- With UTF-16 when in memory (e.g. in Java and Windows since NT);
- With UTF-8 when sent over the wire.
Before Unicode, a single byte per character was used for Western languages, with the ISO Latin-1 encoding. This encoding was fine for most Western characters but didn't contain some useful characters, such as curved quotes, the euro sign, the trademark sign, plus many others. In their infinite wisdom, Microsoft decided to use some reserved codes of Latin-1 for those "useful" characters, creating the Windows 1252 encoding.
Unicode is based on Latin-1, and not Windows-1252, which means that the code for all those "useful characters" is higher than 255 in Unicode. The problem is that documents encoded with Windows-1252 are often incorrectly opened as Latin-1. The mistake is easy to do, as it works "in most cases". The error is so common, that the HTML5 spec says that a browser should parse document advertised as using Latin-1 as Windows-1252 (not trusting the advertised encoding!).
But should you incorrectly take that Windows-1252 encoded file as a Latin-1 encoded file, and pass along its content to a system where it is saved as Unicode, you might end up with control characters; if the text is sent back to the browser, still as Unicode, those control characters will show as squares, instead of the curved quotes, euro sign, or trademark signs you originally intended.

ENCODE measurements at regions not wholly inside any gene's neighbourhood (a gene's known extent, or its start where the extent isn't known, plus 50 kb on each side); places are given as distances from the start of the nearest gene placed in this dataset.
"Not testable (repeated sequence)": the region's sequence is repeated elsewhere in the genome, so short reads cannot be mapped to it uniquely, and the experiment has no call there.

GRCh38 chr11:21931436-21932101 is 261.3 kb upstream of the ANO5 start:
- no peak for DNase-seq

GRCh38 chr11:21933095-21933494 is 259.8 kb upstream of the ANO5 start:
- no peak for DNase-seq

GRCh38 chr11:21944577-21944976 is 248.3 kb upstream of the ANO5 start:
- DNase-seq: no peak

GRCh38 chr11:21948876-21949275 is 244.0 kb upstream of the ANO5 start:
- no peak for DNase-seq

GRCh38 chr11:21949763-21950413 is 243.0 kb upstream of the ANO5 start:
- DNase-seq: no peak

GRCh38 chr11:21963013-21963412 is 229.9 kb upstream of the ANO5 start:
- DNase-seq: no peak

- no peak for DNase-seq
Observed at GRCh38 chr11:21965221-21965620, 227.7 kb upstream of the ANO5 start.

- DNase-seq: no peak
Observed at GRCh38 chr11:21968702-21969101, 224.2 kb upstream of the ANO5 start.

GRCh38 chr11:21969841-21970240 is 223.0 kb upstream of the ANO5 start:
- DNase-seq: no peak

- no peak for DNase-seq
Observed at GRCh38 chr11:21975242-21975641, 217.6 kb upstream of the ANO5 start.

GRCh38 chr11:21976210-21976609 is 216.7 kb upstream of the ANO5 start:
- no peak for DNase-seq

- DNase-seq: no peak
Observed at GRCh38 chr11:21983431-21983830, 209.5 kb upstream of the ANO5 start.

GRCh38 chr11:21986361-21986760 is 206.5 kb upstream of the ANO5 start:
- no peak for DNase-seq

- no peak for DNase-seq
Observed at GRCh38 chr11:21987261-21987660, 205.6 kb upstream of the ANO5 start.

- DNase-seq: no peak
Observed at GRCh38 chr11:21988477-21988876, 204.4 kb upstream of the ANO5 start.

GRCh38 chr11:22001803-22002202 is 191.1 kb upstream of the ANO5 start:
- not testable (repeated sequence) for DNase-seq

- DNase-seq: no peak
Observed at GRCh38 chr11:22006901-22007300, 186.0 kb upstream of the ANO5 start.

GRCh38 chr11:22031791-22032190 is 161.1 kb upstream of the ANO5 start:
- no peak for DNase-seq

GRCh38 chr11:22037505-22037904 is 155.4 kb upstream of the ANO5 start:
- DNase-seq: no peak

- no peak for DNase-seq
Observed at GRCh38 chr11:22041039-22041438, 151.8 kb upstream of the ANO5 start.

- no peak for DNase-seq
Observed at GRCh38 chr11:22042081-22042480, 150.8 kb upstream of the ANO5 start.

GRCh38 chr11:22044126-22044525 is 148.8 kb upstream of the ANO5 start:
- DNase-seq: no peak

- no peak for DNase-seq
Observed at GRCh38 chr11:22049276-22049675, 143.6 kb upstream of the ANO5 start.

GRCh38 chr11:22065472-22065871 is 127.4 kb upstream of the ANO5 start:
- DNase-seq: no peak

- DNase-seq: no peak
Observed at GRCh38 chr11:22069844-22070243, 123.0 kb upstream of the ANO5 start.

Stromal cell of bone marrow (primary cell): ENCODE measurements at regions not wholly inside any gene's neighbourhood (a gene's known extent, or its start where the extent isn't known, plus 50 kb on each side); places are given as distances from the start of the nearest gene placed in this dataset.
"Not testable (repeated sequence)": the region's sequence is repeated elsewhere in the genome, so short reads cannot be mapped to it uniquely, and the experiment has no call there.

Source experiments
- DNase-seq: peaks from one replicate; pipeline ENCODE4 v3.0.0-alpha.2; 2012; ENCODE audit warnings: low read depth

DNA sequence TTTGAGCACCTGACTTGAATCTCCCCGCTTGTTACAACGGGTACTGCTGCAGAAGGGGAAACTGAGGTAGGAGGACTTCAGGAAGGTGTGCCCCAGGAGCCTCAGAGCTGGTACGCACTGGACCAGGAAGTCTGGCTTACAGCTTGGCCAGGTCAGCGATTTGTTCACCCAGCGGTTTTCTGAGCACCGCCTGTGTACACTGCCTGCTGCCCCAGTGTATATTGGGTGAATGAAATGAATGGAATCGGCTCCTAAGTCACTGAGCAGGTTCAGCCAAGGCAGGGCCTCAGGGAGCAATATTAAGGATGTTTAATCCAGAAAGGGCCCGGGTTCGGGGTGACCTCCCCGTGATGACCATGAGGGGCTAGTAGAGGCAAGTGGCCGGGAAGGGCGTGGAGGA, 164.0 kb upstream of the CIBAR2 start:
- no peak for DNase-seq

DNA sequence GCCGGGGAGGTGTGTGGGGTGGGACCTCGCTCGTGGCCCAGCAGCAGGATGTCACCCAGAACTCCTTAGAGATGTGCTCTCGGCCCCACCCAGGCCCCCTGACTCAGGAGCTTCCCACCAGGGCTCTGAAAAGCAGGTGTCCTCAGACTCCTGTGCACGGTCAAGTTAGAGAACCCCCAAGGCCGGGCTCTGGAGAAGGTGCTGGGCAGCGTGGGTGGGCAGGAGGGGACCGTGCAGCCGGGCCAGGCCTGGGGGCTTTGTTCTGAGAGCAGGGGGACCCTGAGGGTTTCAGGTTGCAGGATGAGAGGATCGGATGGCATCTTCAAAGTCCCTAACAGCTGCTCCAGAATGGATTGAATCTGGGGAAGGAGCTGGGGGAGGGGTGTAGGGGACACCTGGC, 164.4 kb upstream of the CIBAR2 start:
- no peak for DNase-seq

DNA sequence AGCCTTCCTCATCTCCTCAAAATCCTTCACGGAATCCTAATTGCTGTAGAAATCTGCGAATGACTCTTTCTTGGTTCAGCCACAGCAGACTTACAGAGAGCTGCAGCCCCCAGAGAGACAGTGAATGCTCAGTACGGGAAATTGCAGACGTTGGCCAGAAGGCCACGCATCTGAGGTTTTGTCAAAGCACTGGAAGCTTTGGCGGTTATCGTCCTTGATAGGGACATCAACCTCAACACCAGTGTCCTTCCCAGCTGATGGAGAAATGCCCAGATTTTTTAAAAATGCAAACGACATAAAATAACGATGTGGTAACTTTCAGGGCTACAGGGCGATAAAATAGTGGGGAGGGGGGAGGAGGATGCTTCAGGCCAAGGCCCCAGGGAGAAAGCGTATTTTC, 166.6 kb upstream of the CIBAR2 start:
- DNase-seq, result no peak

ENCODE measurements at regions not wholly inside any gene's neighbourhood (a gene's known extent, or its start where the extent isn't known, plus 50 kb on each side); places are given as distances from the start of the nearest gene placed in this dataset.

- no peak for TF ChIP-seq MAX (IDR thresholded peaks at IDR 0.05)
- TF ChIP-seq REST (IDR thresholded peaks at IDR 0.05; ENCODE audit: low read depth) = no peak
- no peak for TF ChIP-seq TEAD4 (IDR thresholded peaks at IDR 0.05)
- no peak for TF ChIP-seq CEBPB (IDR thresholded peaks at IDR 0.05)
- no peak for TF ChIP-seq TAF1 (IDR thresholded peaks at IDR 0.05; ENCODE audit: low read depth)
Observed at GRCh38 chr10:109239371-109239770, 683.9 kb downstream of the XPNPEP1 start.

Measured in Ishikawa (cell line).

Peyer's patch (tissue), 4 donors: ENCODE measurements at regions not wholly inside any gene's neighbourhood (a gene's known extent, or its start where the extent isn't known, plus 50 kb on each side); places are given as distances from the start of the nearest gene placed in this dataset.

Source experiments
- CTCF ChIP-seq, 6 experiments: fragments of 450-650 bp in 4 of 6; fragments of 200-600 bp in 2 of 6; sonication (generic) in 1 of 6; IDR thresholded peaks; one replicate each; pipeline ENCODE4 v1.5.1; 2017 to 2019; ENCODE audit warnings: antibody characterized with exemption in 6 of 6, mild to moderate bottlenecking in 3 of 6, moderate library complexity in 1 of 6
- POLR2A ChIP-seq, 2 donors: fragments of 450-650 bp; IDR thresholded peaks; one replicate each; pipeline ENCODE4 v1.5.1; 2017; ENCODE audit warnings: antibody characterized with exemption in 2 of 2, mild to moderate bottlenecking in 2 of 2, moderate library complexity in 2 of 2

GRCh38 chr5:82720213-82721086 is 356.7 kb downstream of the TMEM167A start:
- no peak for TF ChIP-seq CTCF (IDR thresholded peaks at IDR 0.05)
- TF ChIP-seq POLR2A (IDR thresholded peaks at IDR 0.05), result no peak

Luckily, there is a way to safely and automatically fix incorrectly encoded documents. This is done by changing the code for characters that exist in Windows-1252, but not Latin-1, to their valid Unicode code, using a simple conversion table. And Orbeon automatically does this for you. And of course, configuration properties allow you to disable this automatic conversion, or even to setup your own custom conversion.